Norbert Rillieux revolutionized the sugar industry by inventing a refining process, evaporation in multiple effect, that is still in use today not only for the production of sugar, but also of soap, gelatin, condensed milk, and glue, as well as for the recovery of waste liquids in factories and distilleries.
Rillieux's system, in which a series of vacuum pans heat one another in sequence, had immediate impacts. First, it replaced a dangerous, labor-intensive process known as the "Jamaican Train," in which slaves were required to transfer boiling cane juice from one cauldron to another. The new process also produced a higher-quality product while using less fuel. These improvements in efficiency catapulted the U.S. into a leading role in global sugar production and helped transform sugar from a luxury item to a commonplace one.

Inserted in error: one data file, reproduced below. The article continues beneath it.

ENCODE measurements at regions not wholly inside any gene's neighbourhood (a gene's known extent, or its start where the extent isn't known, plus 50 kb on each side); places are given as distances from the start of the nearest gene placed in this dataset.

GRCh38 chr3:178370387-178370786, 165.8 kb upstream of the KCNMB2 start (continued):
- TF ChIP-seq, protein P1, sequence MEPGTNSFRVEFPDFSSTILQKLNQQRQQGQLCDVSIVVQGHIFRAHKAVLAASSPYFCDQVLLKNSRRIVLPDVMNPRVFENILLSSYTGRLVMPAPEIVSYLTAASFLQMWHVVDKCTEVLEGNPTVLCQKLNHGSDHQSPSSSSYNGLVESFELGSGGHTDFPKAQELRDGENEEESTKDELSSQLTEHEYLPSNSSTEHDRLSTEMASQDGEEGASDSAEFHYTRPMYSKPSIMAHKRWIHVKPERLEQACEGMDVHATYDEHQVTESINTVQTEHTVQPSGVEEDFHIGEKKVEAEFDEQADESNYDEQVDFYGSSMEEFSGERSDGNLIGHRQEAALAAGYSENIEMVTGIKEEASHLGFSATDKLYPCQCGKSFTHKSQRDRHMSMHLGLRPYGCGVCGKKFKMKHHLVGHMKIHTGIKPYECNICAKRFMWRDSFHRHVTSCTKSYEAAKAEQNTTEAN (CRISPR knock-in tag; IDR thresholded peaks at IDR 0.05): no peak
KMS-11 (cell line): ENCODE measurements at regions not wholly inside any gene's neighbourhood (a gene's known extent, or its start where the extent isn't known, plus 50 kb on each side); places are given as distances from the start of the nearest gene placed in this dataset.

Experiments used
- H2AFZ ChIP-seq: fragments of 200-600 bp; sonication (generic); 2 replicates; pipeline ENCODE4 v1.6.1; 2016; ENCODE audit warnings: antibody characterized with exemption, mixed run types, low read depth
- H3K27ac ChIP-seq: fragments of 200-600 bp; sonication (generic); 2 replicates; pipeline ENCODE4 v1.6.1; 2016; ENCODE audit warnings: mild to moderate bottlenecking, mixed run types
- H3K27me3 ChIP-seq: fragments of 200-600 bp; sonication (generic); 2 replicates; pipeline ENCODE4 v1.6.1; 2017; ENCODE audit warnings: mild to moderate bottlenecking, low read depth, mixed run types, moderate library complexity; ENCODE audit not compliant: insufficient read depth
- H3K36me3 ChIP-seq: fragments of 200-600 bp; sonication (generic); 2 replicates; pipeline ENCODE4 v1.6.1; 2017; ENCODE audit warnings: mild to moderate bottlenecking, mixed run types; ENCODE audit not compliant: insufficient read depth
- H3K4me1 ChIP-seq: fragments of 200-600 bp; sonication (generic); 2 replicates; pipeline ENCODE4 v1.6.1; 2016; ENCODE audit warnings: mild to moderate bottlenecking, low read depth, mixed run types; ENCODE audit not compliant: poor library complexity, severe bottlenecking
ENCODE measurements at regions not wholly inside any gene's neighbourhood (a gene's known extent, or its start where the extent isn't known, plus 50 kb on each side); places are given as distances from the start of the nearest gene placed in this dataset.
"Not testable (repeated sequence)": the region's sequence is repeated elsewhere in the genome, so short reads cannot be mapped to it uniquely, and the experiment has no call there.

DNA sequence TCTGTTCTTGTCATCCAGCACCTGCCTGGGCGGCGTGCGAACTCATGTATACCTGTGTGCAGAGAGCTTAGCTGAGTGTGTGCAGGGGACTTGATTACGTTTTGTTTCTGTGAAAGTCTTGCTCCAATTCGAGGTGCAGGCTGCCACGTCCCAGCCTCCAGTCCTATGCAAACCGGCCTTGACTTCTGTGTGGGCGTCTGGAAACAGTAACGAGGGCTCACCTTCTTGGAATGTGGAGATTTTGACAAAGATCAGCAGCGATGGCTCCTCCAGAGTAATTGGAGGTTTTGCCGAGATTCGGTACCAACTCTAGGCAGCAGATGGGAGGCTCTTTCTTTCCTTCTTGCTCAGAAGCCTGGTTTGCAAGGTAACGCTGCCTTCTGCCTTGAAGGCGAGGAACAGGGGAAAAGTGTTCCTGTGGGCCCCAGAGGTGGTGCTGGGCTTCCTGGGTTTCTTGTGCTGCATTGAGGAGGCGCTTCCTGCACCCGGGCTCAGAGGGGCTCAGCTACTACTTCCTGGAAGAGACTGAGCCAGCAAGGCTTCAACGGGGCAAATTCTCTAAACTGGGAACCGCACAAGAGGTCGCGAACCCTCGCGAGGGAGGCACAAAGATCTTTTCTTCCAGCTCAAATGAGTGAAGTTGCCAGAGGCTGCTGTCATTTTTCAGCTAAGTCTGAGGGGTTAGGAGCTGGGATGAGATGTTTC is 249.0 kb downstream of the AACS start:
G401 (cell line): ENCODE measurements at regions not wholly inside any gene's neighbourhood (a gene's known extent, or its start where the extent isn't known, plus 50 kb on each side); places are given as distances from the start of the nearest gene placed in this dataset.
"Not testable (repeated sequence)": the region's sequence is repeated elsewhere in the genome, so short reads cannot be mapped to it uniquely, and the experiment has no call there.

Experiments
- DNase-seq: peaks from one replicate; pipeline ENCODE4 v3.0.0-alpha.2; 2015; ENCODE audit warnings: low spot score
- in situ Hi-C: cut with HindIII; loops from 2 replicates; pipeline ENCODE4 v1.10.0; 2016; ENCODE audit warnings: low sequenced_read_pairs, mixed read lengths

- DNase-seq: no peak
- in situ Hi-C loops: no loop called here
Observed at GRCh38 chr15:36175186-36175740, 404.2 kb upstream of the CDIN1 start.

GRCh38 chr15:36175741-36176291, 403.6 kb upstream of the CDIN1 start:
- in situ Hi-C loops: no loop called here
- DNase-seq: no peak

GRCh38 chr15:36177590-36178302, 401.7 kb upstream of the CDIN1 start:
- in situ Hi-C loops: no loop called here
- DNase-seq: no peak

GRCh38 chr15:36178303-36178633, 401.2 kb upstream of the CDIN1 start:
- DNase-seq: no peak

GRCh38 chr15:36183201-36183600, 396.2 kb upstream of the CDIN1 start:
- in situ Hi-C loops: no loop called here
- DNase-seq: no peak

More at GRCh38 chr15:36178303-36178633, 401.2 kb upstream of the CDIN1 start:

Norbert Rillieux was born in New Orleans, the son of a white engineer and a freed slave. He studied applied mechanics at the Ecole Centrale in Paris, but returned to New Orleans in the 1830s. As the status of free blacks deteriorated in the South, he went back to Paris, where he lived until his death. In 2002, the American Chemical Society designated the invention of the multiple-effect evaporator under vacuum a National Historic Chemical Landmark.